The 2020 Ed Funding Fight Has Begun: 5 Things You Need to Know About House Democrats’ Appropriations Bill and Its Big Spending Boosts for Education
A House subcommittee on Tuesday approved a 2020 appropriations bill with big boosts for education programs, but Republicans are already throwing cold water on such a large uptick in spending.
The bill would give the Education Department overall $75.9 billion. That’s $4 billion more than the current fiscal year, and nearly $11 billion more than the Trump administration requested for the department. It would give similarly large bumps to the other agencies funded in the bill, the departments of Labor and Health and Human Services.
The overall increase for all agencies, about 6 percent, is unlikely to hold in final negotiations with the GOP-led Senate and President Trump, the subcommittee’s top Republican warned.
A proposal of this size could ultimately lead to a yearlong continuing resolution, which leaves agencies with the status quo, or another government shutdown, said Rep. Tom Cole. “That, in my view, must be avoided at all cost,” he said.
But Rep. Rosa DeLauro, the subcommittee’s chair, said she was optimistic that the ultimate version will look close to what is currently on the table.
“I’m not Pollyanna. I believe this is where we can, and where we should, go at the end of this process,” she said.
The subcommittee approved the bill Tuesday afternoon without amendment; the full Appropriations Committee will likely take up the bill next week. These committee actions are just the start of what will be a months-long process ahead of the new fiscal year, which begins Oct. 1.
Here’s some of the biggest proposed spending increases in education:
1 Social-emotional learning:
A federal first, the bill would provide $260 million for social-emotional learning.
That would be divided among a new grant program to research students’ SEL needs ($170 million), teacher professional development ($25 million), a competitive grant to help school districts increase the number of mental health professionals in schools ($25 million) and support for community schools ($40 million).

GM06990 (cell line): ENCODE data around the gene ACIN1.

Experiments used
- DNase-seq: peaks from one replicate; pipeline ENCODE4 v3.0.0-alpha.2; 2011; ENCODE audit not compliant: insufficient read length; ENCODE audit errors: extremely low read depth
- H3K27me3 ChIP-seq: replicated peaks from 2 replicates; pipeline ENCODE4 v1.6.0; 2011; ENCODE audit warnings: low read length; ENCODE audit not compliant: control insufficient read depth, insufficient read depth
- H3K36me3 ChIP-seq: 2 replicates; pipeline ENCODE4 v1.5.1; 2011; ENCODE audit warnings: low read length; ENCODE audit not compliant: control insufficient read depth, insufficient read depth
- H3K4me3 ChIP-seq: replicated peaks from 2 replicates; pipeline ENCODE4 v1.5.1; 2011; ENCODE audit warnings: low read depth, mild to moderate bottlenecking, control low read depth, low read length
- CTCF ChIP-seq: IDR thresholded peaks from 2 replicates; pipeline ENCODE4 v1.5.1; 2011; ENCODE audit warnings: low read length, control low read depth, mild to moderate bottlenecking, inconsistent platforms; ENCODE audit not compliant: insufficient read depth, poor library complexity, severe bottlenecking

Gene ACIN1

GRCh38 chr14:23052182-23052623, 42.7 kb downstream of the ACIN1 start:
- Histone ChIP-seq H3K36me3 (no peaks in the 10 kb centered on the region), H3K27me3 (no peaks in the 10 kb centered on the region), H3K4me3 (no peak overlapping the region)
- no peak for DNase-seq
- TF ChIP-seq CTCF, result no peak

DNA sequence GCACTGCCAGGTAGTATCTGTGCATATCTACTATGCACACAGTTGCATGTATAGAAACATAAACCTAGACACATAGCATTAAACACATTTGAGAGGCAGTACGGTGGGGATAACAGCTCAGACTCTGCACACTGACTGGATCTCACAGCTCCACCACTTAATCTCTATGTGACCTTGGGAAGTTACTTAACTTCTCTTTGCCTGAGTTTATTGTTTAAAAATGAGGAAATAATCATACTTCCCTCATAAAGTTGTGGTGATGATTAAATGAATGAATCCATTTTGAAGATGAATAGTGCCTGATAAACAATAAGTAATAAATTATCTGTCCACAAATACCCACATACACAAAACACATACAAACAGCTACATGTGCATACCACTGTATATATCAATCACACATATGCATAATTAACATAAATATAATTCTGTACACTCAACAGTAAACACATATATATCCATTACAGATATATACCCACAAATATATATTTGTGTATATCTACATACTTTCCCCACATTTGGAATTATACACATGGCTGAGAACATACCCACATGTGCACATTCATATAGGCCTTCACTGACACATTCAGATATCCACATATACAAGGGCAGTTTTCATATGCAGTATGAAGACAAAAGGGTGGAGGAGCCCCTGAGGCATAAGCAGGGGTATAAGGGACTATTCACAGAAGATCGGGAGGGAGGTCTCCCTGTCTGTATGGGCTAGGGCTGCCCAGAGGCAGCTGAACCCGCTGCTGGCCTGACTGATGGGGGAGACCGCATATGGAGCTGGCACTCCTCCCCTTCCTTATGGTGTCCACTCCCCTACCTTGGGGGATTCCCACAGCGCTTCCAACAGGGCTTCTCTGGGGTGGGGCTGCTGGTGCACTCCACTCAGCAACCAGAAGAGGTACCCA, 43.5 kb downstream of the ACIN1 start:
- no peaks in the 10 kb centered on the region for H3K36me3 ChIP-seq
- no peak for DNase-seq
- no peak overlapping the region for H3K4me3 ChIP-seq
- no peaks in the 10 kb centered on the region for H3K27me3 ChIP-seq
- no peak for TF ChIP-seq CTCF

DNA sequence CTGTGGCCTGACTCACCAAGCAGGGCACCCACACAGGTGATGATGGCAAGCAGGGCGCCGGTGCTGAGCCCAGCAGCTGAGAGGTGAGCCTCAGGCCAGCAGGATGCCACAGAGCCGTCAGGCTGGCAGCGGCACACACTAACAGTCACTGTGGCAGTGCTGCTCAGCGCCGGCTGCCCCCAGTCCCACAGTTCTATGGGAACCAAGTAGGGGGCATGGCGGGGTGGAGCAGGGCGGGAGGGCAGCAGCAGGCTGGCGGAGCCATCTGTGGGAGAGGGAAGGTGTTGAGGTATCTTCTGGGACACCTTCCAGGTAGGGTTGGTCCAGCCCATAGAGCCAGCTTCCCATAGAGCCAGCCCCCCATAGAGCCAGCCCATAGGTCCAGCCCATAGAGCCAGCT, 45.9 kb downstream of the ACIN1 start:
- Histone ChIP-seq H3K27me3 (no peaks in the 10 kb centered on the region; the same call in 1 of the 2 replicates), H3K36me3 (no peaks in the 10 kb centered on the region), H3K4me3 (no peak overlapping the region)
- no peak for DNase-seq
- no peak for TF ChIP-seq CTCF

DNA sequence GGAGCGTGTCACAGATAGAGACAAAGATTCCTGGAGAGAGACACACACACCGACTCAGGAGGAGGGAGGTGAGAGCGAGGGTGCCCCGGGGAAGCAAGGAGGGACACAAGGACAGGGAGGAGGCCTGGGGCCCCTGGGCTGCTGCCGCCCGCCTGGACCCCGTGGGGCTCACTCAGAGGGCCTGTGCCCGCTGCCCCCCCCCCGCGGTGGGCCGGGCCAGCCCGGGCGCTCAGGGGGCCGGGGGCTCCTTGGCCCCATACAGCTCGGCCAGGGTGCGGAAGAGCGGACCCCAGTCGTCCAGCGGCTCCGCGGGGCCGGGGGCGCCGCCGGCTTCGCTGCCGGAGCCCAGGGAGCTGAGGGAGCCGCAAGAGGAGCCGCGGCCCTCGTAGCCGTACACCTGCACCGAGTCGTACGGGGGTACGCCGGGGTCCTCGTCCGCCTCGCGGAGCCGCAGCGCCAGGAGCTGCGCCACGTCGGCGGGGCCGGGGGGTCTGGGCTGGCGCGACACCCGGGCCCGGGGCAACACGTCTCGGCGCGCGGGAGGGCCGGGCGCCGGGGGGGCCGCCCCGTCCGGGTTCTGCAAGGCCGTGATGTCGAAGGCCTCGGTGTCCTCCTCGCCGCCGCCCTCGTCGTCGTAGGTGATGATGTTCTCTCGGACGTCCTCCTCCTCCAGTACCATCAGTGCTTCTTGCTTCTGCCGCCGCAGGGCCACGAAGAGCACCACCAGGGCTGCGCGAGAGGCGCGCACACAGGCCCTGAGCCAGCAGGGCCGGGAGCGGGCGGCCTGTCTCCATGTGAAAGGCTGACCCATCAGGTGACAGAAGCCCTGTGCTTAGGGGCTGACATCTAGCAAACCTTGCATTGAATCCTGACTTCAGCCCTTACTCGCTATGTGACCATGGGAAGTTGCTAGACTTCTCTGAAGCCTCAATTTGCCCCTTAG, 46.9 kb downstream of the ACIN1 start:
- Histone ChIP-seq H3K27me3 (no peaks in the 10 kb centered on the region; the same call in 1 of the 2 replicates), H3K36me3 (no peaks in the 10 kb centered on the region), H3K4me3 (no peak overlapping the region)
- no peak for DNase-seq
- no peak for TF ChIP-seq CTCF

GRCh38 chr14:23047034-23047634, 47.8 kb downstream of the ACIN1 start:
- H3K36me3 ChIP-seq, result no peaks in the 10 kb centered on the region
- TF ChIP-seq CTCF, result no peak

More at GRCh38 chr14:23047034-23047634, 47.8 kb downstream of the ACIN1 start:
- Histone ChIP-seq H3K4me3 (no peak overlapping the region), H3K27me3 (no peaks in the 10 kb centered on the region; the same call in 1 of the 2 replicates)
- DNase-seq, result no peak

2 Early childhood programs:
The bill would add $4 billion in new funding to early childhood programs, split among Child Care and Development Block Grants, which help low-income families pay for day care; the Head Start pre-K program for low-income children; and Preschool Development Grants that help states create and expand state-run pre-K programs.
“With these increases, 300,000 more children will have access to quality child care and 80,000 more children will have access to Early Head Start programs,” DeLauro said.
3 The programs Trump proposed to cut:
The administration has, for three years, proposed eliminating both big-ticket K-12 programs, such as afterschool funding and Title II professional development grants, and smaller ones, like the Special Olympics. Not only does the Democrats’ bill not eliminate funding for all of these programs, it increases it.
Afterschool programs would see an additional $100 million, to $1.3 billion total. Title II grants would go up $500 million, to $2.6 billion. And the Special Olympics would get a 20 percent funding increase, to $21 million.
The administration’s proposal to eliminate the Special Olympics funding in particular got widespread public attention after Democrats raised the issue at a budget hearing in late March, and Trump eventually walked back the proposal.
4 Marquee K-12 programs:
The biggest-ticket K-12 items didn’t get left out of the funding increase. Education Secretary Betsy DeVos’s budget proposed flat-funding Title I grants for low-income students and funding for the education of students with special needs under the Individuals with Disabilities Education Act, but the Democrats’ plan includes big funding increases — an additional billion dollars each. Title I grants would jump to $16.9 billion, and IDEA state grants to $13.4 billion.
5 English language learners:
Perhaps the biggest K-12 increase, percentage-wise, is to grants for English language acquisition. The program would get a 35 percent increase, to $980 million.
DeVos has, in the past, proposed eliminating the stand-alone English language acquisition office and moving duties elsewhere as part of a broader department-wide reorganization, but that hasn’t yet come to fruition.
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